Sri Lanka general strike

The Sri Lankan government, continuing to bombard the north of the country in the 25 year long civil war, has been faced with a new challenge. On Thursday 10 July, a warning general strike was held demanding increased wages to cover massive price rises.

Siritunga Jayasuriya, Secretary, United Socialist Party, CWI Sri Lanka
The strike was called by the unions which are run by the pro-war People’s Liberation Front (the predominantly Sinhala chauvinists ‘Marxist’ JVP). It was also supported by other unions and by the United Socialist Party (USP).

The strike was not 100% supported for a number of reasons, including lack of preparation.

The government and their coalition partners – the Communist Party and the Lanka Sama Samaja Party – did everything possible, including using government machinery and the armed forces, to sabotage the strike.

At the same time, the government said that this strike was to support the Liberation Tigers of Tamil Eelam, against whom they are fighting the war.

All the media gave big publicity to the government’s statements. But, in spite of government suppression, the strike was a partial success.

On the day, the streets of Colombo had a holiday feel about them. Expecting a major stoppage, very few people even tried to travel.

At the government printing works, where the USP share the union leadership and where there were preparatory mass meetings to mobilise support, the strike had a 90% turnout. As secretary of the USP, I was invited to speak at their strike day rally.

Later we went to a mass picket, of around 1,500 strikers, outside the health ministry. The strike was roughly 50% successful in the hospitals, schools, postal service, tea plantations and bus services.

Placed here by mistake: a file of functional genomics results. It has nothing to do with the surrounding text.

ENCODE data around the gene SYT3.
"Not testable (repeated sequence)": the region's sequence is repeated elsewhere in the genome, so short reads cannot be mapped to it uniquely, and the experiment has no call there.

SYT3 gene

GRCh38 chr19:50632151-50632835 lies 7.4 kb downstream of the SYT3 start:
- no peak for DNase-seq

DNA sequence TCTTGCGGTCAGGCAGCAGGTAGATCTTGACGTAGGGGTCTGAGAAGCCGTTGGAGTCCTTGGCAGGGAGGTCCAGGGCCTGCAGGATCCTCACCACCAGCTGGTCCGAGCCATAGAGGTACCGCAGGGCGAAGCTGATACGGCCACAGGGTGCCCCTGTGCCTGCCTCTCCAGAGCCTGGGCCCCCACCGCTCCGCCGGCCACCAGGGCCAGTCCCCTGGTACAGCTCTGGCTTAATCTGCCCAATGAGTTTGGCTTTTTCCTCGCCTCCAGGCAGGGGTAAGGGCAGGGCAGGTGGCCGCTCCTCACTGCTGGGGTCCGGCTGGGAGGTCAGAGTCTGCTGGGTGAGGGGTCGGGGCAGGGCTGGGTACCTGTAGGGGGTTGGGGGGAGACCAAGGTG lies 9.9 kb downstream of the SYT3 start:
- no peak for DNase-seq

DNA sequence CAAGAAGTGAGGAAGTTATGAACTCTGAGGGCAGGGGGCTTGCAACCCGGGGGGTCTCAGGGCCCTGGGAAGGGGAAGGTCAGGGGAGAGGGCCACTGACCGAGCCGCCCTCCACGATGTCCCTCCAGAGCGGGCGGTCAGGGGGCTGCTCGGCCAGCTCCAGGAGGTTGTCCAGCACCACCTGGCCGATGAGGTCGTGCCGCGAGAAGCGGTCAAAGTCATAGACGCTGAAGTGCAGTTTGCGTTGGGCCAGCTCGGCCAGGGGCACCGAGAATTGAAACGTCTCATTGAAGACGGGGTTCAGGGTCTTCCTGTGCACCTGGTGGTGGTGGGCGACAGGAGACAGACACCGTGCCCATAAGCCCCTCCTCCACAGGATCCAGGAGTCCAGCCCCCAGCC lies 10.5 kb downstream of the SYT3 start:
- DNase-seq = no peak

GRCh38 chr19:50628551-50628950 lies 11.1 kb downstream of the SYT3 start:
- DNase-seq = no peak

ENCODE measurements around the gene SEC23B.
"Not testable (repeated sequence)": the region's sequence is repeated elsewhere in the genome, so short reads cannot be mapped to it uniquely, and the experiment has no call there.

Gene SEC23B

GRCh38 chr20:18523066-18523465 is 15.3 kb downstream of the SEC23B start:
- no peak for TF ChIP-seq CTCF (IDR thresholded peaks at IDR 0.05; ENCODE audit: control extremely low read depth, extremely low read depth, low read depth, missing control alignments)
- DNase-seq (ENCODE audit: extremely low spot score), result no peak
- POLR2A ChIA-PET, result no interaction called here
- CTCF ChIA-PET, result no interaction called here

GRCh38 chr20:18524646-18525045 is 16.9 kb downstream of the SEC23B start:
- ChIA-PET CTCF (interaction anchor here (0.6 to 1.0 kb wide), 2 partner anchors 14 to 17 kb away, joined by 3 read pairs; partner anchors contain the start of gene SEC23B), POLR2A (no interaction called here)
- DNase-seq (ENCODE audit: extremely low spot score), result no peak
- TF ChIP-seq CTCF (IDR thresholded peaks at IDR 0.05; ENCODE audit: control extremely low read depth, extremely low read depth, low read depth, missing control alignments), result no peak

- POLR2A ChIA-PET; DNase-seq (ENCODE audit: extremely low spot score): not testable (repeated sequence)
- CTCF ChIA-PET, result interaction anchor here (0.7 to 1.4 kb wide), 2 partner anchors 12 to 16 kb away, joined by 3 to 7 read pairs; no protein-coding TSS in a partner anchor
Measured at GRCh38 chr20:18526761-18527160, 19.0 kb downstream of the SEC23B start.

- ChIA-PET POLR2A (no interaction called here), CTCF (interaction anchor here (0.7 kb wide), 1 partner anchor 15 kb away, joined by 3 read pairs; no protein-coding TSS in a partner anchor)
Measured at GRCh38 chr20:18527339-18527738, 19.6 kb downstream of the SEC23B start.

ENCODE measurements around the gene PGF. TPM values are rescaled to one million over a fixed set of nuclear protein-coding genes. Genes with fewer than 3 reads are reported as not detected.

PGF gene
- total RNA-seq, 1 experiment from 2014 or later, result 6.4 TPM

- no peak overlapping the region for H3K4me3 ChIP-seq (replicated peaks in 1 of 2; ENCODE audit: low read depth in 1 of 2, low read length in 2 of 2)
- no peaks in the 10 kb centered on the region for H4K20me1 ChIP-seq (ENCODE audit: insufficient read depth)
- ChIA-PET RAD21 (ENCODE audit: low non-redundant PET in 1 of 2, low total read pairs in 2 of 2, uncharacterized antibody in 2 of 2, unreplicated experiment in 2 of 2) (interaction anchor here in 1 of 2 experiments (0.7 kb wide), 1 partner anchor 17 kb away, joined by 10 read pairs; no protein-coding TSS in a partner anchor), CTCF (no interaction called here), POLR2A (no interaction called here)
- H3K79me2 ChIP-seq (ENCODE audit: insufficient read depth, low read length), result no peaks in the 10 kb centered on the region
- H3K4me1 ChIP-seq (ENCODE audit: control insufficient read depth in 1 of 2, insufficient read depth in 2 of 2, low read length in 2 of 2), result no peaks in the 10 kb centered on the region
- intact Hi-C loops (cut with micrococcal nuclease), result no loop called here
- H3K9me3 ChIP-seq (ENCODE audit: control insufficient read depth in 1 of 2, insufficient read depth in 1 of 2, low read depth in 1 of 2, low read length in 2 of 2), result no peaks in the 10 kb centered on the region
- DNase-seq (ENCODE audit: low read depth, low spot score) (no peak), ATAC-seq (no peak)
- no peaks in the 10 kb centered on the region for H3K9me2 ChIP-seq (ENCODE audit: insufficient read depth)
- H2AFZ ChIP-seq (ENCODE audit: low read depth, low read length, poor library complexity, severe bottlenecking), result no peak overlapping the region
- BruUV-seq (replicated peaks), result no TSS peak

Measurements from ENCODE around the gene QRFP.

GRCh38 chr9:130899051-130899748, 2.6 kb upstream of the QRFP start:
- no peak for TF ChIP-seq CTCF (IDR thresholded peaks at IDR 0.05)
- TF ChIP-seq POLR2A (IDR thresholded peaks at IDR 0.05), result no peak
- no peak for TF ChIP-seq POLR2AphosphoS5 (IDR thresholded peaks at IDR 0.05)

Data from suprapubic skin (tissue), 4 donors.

Almost all the trade unions in Sri Lanka have been supporting the capitalist communal government of Rajapakse. Now, with prices rising faster than in any other Asian country – on average around 30% – and because of the pressure from workers, the union leaders have been compelled to go for strike action.

Some trade unions did not support the strike call because they are against the JVP politically. Workers do not have much confidence in the JVP because it fully supports the war and votes with the government every month to renew the anti-working class emergency provisions. Under these measures, the army was deployed in hospitals and on public transport during the strike. These provisions were also used to try to stop our picket meeting at the government printing works.

Speaking at the rallies and to the media, the USP said this strike was a beginning. Now there is a realisation that independent action must be taken. We are calling for bigger action, organised in a more collective way.

On 10 July, the second biggest Sinhala daily paper – Lakbina – had front page headline news on the strike with statements from the JVP and the USP. The government say they cannot afford a 5,000 rupee (£25) monthly rise for one million state employees.

We said they could start by cutting the number of cabinet ministers. There were 110 ministers, with another one appointed the day before the strike. Each of them, with their fat salaries, cars, staff, subsidised housing and fuel, consumes at least 200,000 rupees a month of public money. We were also interviewed for many TV channels.

The USP are now calling on all unions to summon a national convention of factory level leaders to prepare for the next stage of action.